Closure is such a tricky thing. All of us want it; most of us never get it.
I tried so hard. I tried to make this work. I tried to get the closure of knowing you were never going to step up. But I couldn’t. I couldn’t make it work. I couldn’t draw a conversation out of you.
So this is my last resort. This is my goodbye.
It’s been two months since I’ve seen you. I know people are busy and life gets in the way, but I firmly believe that if someone matters and if you really care about that person, you’ll do what you can to make things work. Even if it’s dinner. Even if it’s just sleeping next to each other.
I know all too well from previous relationships (especially ones in which I was ghosted out of the blue), that you were losing interest in me, if not already completely lost. Whenever I broached the subject, you would shrug it off, tell me I meant a lot to you, and that you really liked me. You’d assure me we’d meet up in the next week, we’d talk this weekend, you were full of endless, unfulfilled promises.
I couldn’t count on two hands how many times you bailed on me. How many times you made plans – ones that I would carve time out of my own schedule to make for you – that you’d cancel at the last minute. You see, the thing about being bailed on, especially at the last minute, is that you have a lot of time to think about things. It gave me a lot of time to reevaluate this so-called relationship. And what I concluded is something I wish I would’ve concluded months ago before wasting nine months of my time on you and your wishy-washiness.
I am young. At the tender age of 23, I may not know much about love or relationships and how they’re supposed to work, but I do know is that this is how a relationship isn’t supposed to work. It’s not delaying communication or refusing to communicate altogether unless the other person does it first. It’s not waiting for the other person to make plans, and it’s not bailing on those plans after they’re made. And it’s certainly not leaving your significant other to be at the bottom of your list of priorities.
At one point, you told me I was a priority. And then, in the same exact conversation not even twenty minutes later, you told me that you had other priorities. Work was more important. Your projects were more important. Training for your marathons were more important. I tried so hard to be understanding, but eventually, I started asking myself why. Why doesn’t he care about me? Why doesn’t he try harder? Why doesn’t he make any effort in this relationship? It eventually evolved into why do I put up with this?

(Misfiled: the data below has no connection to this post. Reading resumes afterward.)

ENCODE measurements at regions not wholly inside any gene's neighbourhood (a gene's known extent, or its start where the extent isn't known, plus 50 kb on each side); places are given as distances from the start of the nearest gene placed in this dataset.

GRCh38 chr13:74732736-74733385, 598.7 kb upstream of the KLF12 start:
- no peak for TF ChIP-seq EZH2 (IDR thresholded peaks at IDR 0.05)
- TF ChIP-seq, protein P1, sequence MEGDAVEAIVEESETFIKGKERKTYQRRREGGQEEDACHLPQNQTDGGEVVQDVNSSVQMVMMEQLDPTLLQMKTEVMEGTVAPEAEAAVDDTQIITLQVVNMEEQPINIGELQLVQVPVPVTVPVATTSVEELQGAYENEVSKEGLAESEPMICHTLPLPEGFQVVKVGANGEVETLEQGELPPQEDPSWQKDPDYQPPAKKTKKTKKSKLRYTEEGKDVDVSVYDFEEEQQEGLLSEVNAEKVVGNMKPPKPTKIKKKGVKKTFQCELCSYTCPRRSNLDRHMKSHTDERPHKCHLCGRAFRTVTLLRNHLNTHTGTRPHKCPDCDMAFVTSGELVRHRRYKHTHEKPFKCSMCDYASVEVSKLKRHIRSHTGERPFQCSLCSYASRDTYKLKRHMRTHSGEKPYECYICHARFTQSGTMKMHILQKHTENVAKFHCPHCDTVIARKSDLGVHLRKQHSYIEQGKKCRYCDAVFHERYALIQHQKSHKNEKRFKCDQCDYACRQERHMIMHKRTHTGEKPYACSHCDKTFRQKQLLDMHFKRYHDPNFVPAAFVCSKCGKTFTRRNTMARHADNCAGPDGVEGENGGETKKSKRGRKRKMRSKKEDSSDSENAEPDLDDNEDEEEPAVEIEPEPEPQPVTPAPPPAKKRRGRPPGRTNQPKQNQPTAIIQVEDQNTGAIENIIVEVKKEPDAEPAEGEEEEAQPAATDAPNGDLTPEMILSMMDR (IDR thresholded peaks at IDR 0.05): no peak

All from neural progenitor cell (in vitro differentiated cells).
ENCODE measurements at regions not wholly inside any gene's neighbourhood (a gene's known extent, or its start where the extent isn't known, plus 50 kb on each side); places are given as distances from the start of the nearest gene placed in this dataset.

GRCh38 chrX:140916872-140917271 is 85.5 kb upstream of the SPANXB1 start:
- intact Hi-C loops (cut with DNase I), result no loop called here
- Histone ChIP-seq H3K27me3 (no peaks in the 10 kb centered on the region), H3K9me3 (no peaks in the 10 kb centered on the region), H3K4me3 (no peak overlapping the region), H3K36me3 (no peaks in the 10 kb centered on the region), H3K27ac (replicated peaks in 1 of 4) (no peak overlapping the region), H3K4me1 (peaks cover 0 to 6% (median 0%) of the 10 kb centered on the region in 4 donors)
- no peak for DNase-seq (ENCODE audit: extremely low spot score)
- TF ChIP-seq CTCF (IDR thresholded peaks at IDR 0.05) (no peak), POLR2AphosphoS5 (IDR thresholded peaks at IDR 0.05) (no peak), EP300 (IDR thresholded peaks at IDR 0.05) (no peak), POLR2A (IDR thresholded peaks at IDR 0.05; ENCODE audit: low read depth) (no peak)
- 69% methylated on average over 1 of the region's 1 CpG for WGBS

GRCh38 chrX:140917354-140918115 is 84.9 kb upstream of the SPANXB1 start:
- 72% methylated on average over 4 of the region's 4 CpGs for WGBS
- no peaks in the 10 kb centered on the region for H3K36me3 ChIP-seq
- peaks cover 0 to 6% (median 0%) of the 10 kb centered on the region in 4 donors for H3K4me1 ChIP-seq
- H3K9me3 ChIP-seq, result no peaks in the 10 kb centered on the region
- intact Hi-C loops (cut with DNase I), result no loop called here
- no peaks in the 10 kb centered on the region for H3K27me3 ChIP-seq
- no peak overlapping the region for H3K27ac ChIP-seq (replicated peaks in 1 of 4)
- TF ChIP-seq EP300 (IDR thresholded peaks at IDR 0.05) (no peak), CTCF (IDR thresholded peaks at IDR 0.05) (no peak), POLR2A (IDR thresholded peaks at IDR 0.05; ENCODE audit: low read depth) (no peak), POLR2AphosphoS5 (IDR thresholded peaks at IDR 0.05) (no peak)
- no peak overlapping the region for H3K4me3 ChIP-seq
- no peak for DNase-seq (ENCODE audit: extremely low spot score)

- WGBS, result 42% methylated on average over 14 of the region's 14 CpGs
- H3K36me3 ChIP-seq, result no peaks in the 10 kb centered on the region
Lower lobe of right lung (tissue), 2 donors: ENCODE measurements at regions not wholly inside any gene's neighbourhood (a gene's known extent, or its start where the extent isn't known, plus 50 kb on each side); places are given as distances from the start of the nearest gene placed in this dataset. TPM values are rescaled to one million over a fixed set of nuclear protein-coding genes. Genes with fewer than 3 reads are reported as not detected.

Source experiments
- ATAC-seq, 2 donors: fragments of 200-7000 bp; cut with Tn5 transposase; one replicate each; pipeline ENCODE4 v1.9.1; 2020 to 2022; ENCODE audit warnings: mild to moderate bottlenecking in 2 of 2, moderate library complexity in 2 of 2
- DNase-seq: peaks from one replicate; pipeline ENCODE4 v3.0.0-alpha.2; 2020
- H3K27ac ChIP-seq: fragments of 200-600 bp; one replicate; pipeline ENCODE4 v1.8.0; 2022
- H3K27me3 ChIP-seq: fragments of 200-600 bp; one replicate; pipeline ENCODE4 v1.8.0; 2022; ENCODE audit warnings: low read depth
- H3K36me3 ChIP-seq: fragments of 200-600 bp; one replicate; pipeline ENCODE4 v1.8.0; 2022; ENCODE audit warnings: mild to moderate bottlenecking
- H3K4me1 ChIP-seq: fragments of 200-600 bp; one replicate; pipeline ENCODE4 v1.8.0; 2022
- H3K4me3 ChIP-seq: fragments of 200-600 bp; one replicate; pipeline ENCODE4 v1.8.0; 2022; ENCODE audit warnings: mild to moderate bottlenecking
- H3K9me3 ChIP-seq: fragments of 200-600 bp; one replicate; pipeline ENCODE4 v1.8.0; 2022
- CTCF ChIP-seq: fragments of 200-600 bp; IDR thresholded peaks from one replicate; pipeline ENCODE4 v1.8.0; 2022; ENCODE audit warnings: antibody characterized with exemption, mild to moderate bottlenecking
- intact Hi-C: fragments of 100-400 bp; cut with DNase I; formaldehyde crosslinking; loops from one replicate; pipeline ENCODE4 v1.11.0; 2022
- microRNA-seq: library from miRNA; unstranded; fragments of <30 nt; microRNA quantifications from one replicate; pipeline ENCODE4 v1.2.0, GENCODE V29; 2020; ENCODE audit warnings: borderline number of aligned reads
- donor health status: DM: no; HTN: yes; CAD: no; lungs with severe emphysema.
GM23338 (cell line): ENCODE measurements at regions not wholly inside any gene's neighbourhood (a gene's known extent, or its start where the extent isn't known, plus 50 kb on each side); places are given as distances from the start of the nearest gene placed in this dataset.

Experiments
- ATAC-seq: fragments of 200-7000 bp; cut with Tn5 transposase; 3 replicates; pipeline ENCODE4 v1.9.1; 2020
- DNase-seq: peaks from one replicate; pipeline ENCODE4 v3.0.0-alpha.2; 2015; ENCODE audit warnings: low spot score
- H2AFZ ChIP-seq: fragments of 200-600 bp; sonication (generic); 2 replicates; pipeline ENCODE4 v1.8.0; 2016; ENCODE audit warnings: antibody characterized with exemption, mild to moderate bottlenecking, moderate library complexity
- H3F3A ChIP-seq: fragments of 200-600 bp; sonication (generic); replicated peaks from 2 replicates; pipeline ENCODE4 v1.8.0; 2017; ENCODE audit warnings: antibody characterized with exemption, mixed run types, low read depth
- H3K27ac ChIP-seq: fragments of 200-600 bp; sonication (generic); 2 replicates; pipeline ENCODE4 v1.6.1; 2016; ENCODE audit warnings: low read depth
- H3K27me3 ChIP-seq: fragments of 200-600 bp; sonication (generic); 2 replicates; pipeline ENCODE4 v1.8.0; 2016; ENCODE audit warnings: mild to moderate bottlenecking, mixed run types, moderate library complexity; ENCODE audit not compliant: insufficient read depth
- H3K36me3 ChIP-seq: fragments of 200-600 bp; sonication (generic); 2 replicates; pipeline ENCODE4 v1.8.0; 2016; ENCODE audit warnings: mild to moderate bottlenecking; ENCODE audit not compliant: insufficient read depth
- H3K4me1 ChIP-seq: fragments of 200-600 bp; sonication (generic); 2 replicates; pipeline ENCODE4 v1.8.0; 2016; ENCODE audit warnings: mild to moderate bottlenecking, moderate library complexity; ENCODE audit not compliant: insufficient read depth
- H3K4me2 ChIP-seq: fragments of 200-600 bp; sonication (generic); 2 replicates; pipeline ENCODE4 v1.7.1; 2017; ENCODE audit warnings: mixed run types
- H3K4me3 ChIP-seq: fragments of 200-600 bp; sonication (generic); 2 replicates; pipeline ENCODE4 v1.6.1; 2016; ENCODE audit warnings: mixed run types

You made your list of priorities very clear to me and then told me that I couldn’t get mad when those things came first because you were honest about it. But what you failed to realize is that you also can’t get mad when I decide that I’ve had enough and walk away.
And that’s exactly what I’m doing. I’m walking away. I wanted so badly to have a conversation in person about this. Maybe try to talk it out, but I think ultimately my end goal was to just end it. I couldn’t do it over text because it’s too easy for you to shut me down or ignore me altogether. So this is the alternative.
I realize that we are at entirely different stages of our lives. There’s still so much I want to do and see and trying to live on your time just isn’t cutting it for me. Your primary focus is your career and there isn’t anything wrong with that. But I’m ready for a serious relationship and real commitment, and it’s clear to me that you’re not. Sticking around and trying to change that isn’t going to do anything for either one of us.
I’d like to say that I hope we could still be friends, but we weren’t friends, to begin with. And honestly? I don’t want to be your friend. You took advantage of my feelings for you and abused that and my generosity. You never did anything outright spiteful, mean, or terrible to me, yet no one deserves to be treated the way you treated me. I don’t know if I’ll ever find someone like you, but I hope that there’s someone better out there. Someone who can’t wait to get home to me every night, and would move mountains for me. There has to be someone out there.
The hardest part about leaving someone is leaving that comfortability of the relationship. It’s wandering blindly into the night and not knowing which direction you’re going or what will happen or even what’s out there. Sure, being with you felt safe. I had four walls protecting me and a fireplace to keep me warm. But while being with you gave me the fire to keep me warm, you were the one holding the matches, and you withheld those matches from me whenever it was convenient for you. It’s time I hold my own matches and I start my own fires.
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